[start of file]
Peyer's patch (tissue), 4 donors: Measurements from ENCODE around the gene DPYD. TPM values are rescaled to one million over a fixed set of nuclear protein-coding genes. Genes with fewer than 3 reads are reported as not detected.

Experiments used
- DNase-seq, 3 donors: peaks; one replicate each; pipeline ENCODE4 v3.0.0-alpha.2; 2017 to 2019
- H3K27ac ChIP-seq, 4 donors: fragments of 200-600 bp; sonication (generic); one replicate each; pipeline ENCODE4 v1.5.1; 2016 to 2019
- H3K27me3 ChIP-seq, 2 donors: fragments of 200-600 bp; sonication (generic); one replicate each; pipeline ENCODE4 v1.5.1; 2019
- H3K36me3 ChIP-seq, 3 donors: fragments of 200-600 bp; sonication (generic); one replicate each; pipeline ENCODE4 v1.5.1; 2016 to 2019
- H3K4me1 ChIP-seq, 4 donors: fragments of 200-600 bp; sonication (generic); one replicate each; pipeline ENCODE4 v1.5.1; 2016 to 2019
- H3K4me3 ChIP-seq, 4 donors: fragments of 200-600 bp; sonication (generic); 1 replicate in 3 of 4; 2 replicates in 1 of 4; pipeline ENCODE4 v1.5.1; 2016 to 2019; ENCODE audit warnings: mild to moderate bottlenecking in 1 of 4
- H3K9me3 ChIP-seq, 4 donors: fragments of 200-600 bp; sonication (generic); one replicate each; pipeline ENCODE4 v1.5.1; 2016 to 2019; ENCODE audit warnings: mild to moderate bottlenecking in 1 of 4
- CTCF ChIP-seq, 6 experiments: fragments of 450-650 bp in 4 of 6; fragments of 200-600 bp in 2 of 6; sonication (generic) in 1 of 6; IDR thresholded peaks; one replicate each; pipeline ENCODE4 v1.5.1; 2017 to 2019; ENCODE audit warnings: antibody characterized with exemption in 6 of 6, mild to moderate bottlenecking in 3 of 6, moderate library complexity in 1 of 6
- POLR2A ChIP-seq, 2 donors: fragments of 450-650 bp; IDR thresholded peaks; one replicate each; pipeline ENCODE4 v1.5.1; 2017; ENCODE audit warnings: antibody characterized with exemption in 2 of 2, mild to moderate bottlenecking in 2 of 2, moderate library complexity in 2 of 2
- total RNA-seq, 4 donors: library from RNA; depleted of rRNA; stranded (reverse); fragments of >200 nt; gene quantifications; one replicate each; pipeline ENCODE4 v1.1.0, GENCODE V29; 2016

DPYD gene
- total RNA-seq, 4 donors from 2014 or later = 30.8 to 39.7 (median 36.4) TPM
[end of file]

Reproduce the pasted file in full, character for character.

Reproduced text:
Peyer's patch (tissue), 4 donors: Measurements from ENCODE around the gene DPYD. TPM values are rescaled to one million over a fixed set of nuclear protein-coding genes. Genes with fewer than 3 reads are reported as not detected.

Experiments used
- DNase-seq, 3 donors: peaks; one replicate each; pipeline ENCODE4 v3.0.0-alpha.2; 2017 to 2019
- H3K27ac ChIP-seq, 4 donors: fragments of 200-600 bp; sonication (generic); one replicate each; pipeline ENCODE4 v1.5.1; 2016 to 2019
- H3K27me3 ChIP-seq, 2 donors: fragments of 200-600 bp; sonication (generic); one replicate each; pipeline ENCODE4 v1.5.1; 2019
- H3K36me3 ChIP-seq, 3 donors: fragments of 200-600 bp; sonication (generic); one replicate each; pipeline ENCODE4 v1.5.1; 2016 to 2019
- H3K4me1 ChIP-seq, 4 donors: fragments of 200-600 bp; sonication (generic); one replicate each; pipeline ENCODE4 v1.5.1; 2016 to 2019
- H3K4me3 ChIP-seq, 4 donors: fragments of 200-600 bp; sonication (generic); 1 replicate in 3 of 4; 2 replicates in 1 of 4; pipeline ENCODE4 v1.5.1; 2016 to 2019; ENCODE audit warnings: mild to moderate bottlenecking in 1 of 4
- H3K9me3 ChIP-seq, 4 donors: fragments of 200-600 bp; sonication (generic); one replicate each; pipeline ENCODE4 v1.5.1; 2016 to 2019; ENCODE audit warnings: mild to moderate bottlenecking in 1 of 4
- CTCF ChIP-seq, 6 experiments: fragments of 450-650 bp in 4 of 6; fragments of 200-600 bp in 2 of 6; sonication (generic) in 1 of 6; IDR thresholded peaks; one replicate each; pipeline ENCODE4 v1.5.1; 2017 to 2019; ENCODE audit warnings: antibody characterized with exemption in 6 of 6, mild to moderate bottlenecking in 3 of 6, moderate library complexity in 1 of 6
- POLR2A ChIP-seq, 2 donors: fragments of 450-650 bp; IDR thresholded peaks; one replicate each; pipeline ENCODE4 v1.5.1; 2017; ENCODE audit warnings: antibody characterized with exemption in 2 of 2, mild to moderate bottlenecking in 2 of 2, moderate library complexity in 2 of 2
- total RNA-seq, 4 donors: library from RNA; depleted of rRNA; stranded (reverse); fragments of >200 nt; gene quantifications; one replicate each; pipeline ENCODE4 v1.1.0, GENCODE V29; 2016

DPYD gene
- total RNA-seq, 4 donors from 2014 or later = 30.8 to 39.7 (median 36.4) TPM